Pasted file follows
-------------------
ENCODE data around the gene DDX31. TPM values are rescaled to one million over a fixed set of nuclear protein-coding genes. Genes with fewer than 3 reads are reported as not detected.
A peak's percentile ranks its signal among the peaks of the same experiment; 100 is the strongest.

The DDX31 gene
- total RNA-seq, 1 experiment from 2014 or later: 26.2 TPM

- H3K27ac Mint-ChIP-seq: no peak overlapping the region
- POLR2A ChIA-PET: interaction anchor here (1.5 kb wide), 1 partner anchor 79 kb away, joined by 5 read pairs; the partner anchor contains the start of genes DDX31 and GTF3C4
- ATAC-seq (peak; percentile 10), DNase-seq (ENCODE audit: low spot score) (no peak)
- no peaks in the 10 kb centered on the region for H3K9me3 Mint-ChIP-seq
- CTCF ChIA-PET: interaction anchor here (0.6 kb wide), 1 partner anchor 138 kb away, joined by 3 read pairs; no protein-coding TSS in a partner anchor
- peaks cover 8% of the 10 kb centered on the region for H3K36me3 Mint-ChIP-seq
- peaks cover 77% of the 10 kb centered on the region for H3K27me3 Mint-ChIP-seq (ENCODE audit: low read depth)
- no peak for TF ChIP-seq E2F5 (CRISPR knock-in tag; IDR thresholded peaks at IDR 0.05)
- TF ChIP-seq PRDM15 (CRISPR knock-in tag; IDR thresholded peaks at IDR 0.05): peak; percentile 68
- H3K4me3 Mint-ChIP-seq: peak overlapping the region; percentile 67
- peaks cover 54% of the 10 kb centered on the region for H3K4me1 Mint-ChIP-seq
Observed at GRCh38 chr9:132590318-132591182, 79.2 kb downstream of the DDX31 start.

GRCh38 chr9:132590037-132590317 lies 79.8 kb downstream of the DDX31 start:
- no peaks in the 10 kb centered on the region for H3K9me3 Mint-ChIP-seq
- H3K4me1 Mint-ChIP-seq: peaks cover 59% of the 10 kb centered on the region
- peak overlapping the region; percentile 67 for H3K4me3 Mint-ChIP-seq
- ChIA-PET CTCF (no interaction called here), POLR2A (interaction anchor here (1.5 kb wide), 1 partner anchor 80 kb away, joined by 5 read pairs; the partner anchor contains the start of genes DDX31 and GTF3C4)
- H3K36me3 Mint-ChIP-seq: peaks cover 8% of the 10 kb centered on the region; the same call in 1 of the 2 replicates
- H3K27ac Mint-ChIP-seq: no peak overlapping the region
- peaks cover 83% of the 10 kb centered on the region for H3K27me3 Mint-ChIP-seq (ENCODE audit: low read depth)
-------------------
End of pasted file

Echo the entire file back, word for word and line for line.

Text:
ENCODE data around the gene DDX31. TPM values are rescaled to one million over a fixed set of nuclear protein-coding genes. Genes with fewer than 3 reads are reported as not detected.
A peak's percentile ranks its signal among the peaks of the same experiment; 100 is the strongest.

The DDX31 gene
- total RNA-seq, 1 experiment from 2014 or later: 26.2 TPM

- H3K27ac Mint-ChIP-seq: no peak overlapping the region
- POLR2A ChIA-PET: interaction anchor here (1.5 kb wide), 1 partner anchor 79 kb away, joined by 5 read pairs; the partner anchor contains the start of genes DDX31 and GTF3C4
- ATAC-seq (peak; percentile 10), DNase-seq (ENCODE audit: low spot score) (no peak)
- no peaks in the 10 kb centered on the region for H3K9me3 Mint-ChIP-seq
- CTCF ChIA-PET: interaction anchor here (0.6 kb wide), 1 partner anchor 138 kb away, joined by 3 read pairs; no protein-coding TSS in a partner anchor
- peaks cover 8% of the 10 kb centered on the region for H3K36me3 Mint-ChIP-seq
- peaks cover 77% of the 10 kb centered on the region for H3K27me3 Mint-ChIP-seq (ENCODE audit: low read depth)
- no peak for TF ChIP-seq E2F5 (CRISPR knock-in tag; IDR thresholded peaks at IDR 0.05)
- TF ChIP-seq PRDM15 (CRISPR knock-in tag; IDR thresholded peaks at IDR 0.05): peak; percentile 68
- H3K4me3 Mint-ChIP-seq: peak overlapping the region; percentile 67
- peaks cover 54% of the 10 kb centered on the region for H3K4me1 Mint-ChIP-seq
Observed at GRCh38 chr9:132590318-132591182, 79.2 kb downstream of the DDX31 start.

GRCh38 chr9:132590037-132590317 lies 79.8 kb downstream of the DDX31 start:
- no peaks in the 10 kb centered on the region for H3K9me3 Mint-ChIP-seq
- H3K4me1 Mint-ChIP-seq: peaks cover 59% of the 10 kb centered on the region
- peak overlapping the region; percentile 67 for H3K4me3 Mint-ChIP-seq
- ChIA-PET CTCF (no interaction called here), POLR2A (interaction anchor here (1.5 kb wide), 1 partner anchor 80 kb away, joined by 5 read pairs; the partner anchor contains the start of genes DDX31 and GTF3C4)
- H3K36me3 Mint-ChIP-seq: peaks cover 8% of the 10 kb centered on the region; the same call in 1 of the 2 replicates
- H3K27ac Mint-ChIP-seq: no peak overlapping the region
- peaks cover 83% of the 10 kb centered on the region for H3K27me3 Mint-ChIP-seq (ENCODE audit: low read depth)